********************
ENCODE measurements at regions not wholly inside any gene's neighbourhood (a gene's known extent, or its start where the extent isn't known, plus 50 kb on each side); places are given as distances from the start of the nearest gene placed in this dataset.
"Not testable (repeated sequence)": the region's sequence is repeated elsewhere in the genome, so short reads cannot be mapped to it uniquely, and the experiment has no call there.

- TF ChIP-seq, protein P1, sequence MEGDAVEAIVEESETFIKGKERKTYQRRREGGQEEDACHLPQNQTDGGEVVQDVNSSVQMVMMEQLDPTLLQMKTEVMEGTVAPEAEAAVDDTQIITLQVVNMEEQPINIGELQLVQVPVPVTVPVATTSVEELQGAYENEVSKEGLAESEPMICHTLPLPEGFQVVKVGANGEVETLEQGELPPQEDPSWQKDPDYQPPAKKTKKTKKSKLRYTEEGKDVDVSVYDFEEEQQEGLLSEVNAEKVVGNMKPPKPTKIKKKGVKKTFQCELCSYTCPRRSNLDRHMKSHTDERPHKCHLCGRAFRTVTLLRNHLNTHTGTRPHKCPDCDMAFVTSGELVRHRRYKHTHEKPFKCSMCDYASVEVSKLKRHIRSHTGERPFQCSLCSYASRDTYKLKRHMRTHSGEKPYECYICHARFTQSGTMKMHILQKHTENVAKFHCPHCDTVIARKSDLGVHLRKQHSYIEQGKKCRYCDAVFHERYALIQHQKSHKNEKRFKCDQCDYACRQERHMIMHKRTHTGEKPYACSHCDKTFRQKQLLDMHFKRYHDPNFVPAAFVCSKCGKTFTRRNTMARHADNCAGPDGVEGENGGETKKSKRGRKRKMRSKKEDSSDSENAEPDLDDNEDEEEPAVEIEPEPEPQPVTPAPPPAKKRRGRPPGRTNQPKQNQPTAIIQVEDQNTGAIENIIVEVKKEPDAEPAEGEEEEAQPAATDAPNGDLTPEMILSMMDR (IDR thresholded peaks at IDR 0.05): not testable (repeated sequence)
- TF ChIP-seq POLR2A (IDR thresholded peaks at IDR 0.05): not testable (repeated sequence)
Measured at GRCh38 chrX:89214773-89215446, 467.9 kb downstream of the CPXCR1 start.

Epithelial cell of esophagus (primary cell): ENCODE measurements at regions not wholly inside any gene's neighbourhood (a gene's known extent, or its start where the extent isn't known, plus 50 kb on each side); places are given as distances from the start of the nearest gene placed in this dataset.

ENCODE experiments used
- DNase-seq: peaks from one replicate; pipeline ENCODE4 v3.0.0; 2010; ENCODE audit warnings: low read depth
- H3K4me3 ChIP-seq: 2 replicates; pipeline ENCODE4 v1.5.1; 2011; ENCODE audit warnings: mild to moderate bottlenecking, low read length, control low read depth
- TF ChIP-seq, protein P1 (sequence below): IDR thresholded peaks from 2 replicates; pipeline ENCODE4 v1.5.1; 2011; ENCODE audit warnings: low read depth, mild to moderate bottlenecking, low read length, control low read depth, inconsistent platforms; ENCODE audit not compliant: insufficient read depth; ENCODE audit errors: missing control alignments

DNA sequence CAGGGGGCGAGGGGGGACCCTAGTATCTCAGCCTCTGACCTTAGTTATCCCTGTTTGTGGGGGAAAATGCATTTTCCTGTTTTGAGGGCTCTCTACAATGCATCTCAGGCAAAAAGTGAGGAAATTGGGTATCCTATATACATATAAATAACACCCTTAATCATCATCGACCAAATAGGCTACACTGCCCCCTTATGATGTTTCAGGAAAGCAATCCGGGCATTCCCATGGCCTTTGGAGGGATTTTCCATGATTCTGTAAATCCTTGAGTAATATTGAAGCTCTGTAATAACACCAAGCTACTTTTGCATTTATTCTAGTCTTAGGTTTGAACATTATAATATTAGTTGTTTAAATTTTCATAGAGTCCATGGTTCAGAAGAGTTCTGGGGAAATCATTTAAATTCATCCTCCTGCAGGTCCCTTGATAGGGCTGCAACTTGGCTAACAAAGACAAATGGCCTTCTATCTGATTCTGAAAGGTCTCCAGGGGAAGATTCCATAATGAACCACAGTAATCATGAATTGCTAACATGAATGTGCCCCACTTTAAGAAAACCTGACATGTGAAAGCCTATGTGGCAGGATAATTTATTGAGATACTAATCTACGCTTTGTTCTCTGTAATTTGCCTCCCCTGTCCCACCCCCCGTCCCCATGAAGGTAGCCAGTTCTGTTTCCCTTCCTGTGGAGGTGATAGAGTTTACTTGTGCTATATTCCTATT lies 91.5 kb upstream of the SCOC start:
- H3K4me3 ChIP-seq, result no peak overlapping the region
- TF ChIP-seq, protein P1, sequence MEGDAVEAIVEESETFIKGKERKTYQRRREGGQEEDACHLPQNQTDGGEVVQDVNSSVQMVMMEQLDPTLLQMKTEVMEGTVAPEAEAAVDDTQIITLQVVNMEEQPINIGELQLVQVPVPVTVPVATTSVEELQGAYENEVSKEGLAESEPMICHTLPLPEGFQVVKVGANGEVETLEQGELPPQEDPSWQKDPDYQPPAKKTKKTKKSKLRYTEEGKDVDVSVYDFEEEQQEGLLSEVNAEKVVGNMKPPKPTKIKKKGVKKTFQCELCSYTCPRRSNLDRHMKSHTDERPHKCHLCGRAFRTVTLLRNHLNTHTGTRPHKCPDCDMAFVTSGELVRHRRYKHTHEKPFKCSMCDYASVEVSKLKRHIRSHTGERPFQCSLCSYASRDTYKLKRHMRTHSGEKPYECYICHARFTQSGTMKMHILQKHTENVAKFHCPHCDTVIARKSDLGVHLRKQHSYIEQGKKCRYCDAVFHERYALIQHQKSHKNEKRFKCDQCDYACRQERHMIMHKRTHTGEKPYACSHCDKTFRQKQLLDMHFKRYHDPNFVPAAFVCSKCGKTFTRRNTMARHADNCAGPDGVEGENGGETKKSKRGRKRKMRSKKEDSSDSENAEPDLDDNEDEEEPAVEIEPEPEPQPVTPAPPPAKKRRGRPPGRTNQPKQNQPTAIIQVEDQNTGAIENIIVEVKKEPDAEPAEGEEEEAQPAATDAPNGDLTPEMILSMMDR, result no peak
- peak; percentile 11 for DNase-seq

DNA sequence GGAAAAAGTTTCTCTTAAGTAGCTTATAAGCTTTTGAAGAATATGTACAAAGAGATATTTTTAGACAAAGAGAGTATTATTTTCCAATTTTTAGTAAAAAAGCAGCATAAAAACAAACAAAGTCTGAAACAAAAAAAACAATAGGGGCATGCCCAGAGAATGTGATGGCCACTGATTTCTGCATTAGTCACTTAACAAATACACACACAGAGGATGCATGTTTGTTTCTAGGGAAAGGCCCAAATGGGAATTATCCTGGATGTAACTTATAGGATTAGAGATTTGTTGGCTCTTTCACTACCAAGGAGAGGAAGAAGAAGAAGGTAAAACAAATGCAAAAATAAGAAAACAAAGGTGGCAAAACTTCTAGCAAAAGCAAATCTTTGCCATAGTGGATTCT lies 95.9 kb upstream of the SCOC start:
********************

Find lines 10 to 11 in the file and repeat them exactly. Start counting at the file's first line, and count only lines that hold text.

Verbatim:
- TF ChIP-seq, protein P1 (sequence below): IDR thresholded peaks from 2 replicates; pipeline ENCODE4 v1.5.1; 2011; ENCODE audit warnings: low read depth, mild to moderate bottlenecking, low read length, control low read depth, inconsistent platforms; ENCODE audit not compliant: insufficient read depth; ENCODE audit errors: missing control alignments

DNA sequence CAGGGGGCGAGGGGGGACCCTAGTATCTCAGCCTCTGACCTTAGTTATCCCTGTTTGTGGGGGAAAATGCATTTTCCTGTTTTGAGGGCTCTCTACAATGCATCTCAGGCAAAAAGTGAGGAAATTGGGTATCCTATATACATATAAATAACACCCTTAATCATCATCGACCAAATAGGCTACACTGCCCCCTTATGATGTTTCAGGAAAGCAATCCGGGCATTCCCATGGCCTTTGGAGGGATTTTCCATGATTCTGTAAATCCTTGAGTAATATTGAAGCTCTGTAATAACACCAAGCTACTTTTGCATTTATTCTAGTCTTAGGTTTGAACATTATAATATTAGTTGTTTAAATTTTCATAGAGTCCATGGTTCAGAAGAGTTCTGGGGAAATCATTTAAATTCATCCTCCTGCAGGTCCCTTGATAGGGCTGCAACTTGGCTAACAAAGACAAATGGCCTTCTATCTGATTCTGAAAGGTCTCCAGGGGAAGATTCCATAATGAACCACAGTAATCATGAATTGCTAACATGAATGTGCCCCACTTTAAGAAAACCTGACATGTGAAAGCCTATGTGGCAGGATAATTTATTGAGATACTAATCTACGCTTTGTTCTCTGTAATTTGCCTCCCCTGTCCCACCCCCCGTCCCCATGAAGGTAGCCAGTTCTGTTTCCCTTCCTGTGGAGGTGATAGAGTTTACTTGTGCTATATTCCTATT lies 91.5 kb upstream of the SCOC start: